There are thousands of articles that are as long as books, or as short as short stories, on thousands of different topics and subject matters. If you’re overwhelmed with where to start, I’ve compiled a list of my favorite “longform” websites, as well as several popular non-fiction titles available at the Cheshire Public Library.

            1. First up is Narratively, which is my favorite of all. Narratively’s tagline is “celebrating humanity through authentic storytelling”. The website works with a network of over 3,000 talented journalists and storytellers that explore the hidden stories of the world, focusing on the “underdogs” and the “overlooked tales that enlighten us”. The website has several subsections, including: hidden history, memoir, renegades, secret lives, and super subcultures. Examples of articles include “Secret Life of a Children’s Party Princess“, which explores the not so glamorous life of a part time princess, full time college student, as well as “That Time I Conducted an Autopsy Without Any Medical Training” or the mistaken identity of a med school poser. These articles, and many others, are charming, heartbreaking, and insightful. Narratively is a gem of a website, and worth coming back to again and again.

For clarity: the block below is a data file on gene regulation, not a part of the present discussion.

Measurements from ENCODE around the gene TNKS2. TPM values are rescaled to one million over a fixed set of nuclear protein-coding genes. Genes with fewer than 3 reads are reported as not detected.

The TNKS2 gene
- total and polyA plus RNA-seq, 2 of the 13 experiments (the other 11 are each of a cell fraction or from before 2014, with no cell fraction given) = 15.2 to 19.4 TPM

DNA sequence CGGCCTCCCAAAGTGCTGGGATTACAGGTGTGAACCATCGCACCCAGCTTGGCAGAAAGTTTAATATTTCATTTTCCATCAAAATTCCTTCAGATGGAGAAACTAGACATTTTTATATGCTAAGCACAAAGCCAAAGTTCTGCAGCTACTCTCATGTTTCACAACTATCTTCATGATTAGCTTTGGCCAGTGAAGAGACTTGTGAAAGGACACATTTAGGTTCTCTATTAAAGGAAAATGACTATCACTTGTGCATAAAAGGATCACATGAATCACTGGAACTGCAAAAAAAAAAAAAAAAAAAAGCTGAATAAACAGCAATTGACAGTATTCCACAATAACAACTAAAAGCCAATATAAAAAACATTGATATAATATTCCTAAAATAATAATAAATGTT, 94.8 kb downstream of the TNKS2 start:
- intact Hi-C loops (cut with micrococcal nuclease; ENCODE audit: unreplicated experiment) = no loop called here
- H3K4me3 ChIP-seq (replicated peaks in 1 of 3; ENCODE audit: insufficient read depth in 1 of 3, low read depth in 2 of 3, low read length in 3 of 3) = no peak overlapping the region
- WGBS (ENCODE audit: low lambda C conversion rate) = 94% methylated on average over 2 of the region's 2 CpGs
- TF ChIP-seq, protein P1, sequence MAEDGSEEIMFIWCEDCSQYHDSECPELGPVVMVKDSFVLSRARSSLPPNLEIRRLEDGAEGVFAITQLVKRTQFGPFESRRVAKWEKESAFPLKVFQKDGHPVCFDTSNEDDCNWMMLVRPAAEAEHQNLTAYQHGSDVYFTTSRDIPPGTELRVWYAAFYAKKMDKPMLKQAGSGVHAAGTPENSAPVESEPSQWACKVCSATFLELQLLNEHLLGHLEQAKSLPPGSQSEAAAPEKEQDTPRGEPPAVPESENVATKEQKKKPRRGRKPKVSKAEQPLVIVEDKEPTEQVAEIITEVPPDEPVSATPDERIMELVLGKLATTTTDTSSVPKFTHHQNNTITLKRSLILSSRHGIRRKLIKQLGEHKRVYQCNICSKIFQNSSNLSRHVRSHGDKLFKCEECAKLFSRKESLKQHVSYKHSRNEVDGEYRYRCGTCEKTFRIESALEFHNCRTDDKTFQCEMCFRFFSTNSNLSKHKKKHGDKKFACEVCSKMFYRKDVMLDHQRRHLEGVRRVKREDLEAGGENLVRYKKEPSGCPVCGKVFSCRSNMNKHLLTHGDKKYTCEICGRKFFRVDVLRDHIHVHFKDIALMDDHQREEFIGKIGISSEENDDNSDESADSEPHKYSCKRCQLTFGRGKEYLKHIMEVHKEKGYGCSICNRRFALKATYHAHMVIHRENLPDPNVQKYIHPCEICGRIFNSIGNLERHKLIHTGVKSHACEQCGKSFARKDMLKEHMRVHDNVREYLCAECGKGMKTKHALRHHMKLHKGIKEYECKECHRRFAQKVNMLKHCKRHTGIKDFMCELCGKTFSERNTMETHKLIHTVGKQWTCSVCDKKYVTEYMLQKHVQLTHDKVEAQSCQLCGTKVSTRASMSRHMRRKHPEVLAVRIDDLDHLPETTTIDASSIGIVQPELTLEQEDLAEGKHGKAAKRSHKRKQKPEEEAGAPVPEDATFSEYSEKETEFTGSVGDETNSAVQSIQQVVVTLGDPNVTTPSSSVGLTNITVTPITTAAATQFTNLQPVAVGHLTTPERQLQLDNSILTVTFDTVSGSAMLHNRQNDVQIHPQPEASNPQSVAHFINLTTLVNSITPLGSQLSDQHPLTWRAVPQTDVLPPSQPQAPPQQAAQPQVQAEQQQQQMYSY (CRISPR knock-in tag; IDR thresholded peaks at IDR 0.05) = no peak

2. Longreads and Longform are two fantastic websites that recommend longer works of fiction across the web. Each  feature in-depth investigative reporting, interviews and profiles, podcasts, essays and criticism. Both websites curate content from a variety of different publications including, The Atlantic, Harper’s Bazaar, The Guardian, and Cosmopolitan. Articles include a variety of subject matters from serious to silly, including “Taken: How police departments make millions by seizing property” (Anna Lee, Nathaniel Cary, and Mike Ellis, The Greenville News) and “I Walked 600 Miles Across Japan for Pizza Toast” by Craig Mod. Each website is updated frequently, and each hosts a fantastic array of human interest stories as well as investigative reporting.